Module 3 : Project Crashing and Resources
Crashing is reducing project time by expending additional resources . The project total time-cost relationship can be determined by adding up the direct cost . The time costs relation is then analyzed by regression analysis to obtain the Keywords: Construction project; Critical path method; Trade-off analysis; Crashing. Keywords: Project Management, Critical Path, Crashing, Time-Cost Trade-Off 1. the cause why a p roject is essential; seizing project necessities, . Plot the time-cost trade-off graph by linear interpolation between the.
Network analysis - cost/time tradeoff
Project duration can often be reduced by assigning more labor to project activities, in the form of overtime, and by assigning more resources material, equipment, and so on.
However, additional labor and resources increase the project cost. Thus, the decision to reduce the project duration must be based on an analysis of the trade-off between time and cost. Project crashing is a method for shortening the project duration by reducing the time of one or more of the critical project activities to less than its normal activity time.
This reduction in the normal activity time is referred to as crashing. Crashing is achieved by devoting more resources, usually measured in terms of dollars, to the activities to be crashed. This network is repeated in Figure Although this sample network encompasses only single-activity time estimates, the project crashing procedure can be applied in the same manner to PERT networks with probabilistic activity time estimates.
We will assume that the times in weeks shown on the network activities are the normal activity times.
For example, 12 weeks are normally required to complete activity This cost is referred to as the normal activity cost. This new estimated activity time is known as the crash time, and the cost to achieve the crash time is referred to as the crash cost.
Dividing the total crash cost by the total allowable crash time yields the crash cost per week: The linear relationships between crash cost and crash time and between normal cost and normal time are illustrated in Figure The objective of project crashing is to reduce project duration while minimizing the cost of crashing. Since the project completion time can be shortened only by crashing activities on the critical path, it may turn out that not all activities have to be crashed.
Chapter 17, Head 5
However, as activities are crashed, the critical path may change, requiring crashing of previously noncritical activities to reduce the project completion time even further. Suppose the home builder needed the house in 30 weeks and wanted to know how much extra cost would be incurred to complete the house by this time. The normal times and costs, the crash times and costs, the total allowable crash times, and the crash cost per week for each activity in the network in Figure We start by looking at the critical path and seeing which activity has the minimum crash cost per week.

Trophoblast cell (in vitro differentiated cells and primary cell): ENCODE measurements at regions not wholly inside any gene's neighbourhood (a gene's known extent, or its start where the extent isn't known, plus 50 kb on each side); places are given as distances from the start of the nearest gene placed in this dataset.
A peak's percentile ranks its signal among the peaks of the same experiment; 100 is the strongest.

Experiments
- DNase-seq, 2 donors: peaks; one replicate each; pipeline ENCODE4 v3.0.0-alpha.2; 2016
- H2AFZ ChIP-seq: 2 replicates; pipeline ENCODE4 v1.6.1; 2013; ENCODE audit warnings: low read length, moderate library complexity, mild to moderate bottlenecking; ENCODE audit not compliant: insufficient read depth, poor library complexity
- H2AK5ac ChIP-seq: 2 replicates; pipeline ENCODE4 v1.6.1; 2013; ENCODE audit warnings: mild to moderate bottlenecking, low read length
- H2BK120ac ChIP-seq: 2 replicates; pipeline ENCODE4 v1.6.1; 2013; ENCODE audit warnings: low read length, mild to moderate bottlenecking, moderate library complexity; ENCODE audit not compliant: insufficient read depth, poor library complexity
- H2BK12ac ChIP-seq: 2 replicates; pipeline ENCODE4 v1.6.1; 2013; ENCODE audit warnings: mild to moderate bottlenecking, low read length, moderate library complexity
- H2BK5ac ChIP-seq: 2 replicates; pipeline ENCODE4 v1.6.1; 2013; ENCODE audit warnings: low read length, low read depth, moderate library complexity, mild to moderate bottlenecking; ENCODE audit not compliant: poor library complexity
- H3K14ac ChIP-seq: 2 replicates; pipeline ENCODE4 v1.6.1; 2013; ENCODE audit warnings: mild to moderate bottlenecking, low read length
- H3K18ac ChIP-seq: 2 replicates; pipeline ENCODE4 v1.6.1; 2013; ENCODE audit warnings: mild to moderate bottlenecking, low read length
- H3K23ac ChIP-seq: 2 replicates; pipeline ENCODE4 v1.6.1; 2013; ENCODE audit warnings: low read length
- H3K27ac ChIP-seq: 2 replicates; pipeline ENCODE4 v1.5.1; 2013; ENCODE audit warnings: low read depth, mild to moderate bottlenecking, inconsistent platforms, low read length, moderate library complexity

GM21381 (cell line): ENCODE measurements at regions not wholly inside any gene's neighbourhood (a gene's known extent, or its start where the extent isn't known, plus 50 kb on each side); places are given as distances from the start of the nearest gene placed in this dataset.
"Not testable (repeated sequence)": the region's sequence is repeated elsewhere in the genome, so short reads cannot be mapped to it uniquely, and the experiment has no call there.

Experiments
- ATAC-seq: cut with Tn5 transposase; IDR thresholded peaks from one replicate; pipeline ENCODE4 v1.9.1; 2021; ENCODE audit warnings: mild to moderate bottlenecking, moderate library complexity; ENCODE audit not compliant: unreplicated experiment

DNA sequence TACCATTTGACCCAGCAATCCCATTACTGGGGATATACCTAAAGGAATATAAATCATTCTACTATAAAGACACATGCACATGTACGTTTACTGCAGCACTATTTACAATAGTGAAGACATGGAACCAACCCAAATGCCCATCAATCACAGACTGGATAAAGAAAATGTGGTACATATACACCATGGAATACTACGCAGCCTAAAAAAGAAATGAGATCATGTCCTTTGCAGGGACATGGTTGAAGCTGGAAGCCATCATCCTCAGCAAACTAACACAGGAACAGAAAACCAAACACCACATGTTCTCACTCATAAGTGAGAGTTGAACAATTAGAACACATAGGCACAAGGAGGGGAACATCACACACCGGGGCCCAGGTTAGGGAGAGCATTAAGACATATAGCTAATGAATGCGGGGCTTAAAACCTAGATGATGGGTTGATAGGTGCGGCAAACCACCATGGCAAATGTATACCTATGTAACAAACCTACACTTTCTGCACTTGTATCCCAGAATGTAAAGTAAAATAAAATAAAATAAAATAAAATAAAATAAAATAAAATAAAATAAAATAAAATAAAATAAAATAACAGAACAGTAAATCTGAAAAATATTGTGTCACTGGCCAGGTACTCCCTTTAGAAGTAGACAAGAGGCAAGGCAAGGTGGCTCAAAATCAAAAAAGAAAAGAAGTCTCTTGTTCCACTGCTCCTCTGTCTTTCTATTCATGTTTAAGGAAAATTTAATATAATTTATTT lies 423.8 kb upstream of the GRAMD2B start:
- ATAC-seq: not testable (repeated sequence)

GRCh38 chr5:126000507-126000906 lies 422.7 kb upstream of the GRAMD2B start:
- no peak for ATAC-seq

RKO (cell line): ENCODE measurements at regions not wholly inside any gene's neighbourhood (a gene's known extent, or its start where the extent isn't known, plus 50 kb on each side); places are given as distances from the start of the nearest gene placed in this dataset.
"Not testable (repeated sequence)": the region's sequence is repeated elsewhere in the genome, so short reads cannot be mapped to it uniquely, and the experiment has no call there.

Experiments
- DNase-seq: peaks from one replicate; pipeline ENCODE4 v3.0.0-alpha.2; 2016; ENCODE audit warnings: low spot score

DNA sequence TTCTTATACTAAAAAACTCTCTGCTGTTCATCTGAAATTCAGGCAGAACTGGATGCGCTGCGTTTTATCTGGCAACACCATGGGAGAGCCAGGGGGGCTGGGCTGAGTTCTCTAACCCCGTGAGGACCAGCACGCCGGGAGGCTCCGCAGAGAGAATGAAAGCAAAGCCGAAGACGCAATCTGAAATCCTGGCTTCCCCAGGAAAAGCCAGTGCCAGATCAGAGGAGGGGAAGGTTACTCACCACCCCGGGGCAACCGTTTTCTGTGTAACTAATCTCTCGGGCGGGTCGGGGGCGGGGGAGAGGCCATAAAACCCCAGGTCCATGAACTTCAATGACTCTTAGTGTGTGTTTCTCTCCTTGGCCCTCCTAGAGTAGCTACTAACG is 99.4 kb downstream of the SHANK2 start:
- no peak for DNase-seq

Activity will be reduced as much as possible.
The table shows that the maximum allowable reduction for activity is 5 weeks, but we can reduce activity only to the point where another path becomes critical. When two paths simultaneously become critical, activities on both must be reduced by the same amount. If we reduce the activity time beyond the point where another path becomes critical, we may be incurring an unnecessary cost. This last stipulation means that we must keep up with all the network paths as we reduce individual activities, a condition that makes manual crashing very cumbersome.
For that reason we will rely on the computer for project crashing; however, for the moment we pursue this example in order to demonstrate the logic of project crashing.
7 Reasons to crash your schedule
It turns out that activity can be crashed by the total amount of 5 weeks without another path becoming critical, since activity is included in all four paths in the network.
When meeting a fixed deadline Projects require change and changes however formal and appropriate your change control processes have a habit of adding more time into the plan. So what happens when your necessary and obligatory changes start adding more time to your fixed date project? You have two choices: I know that many project managers are given a fixed date to deliver by but with this often has some flexibility especially if the compulsory changes that add more time are requested by the project sponsor.
When you are delayed Delays early in the project necessarily have an impact on later work. You might consider crashing your schedule as a way to make up for some of the lost time. When the team is needed on other work And now we reach the reasons that are to do with resources. Your project simply might not be the most important thing happening in the business right now.
Your team might be needed on other projects — or at least a particular subject matter expert might be. Crashing your schedule is one way to free up certain resources more quickly.
You could look at crashing a workstream so that your critical resources are available for other tasks or projects. When another resource is free Sometimes the opposite happens — more resources suddenly become available. Ooo, more people for your project.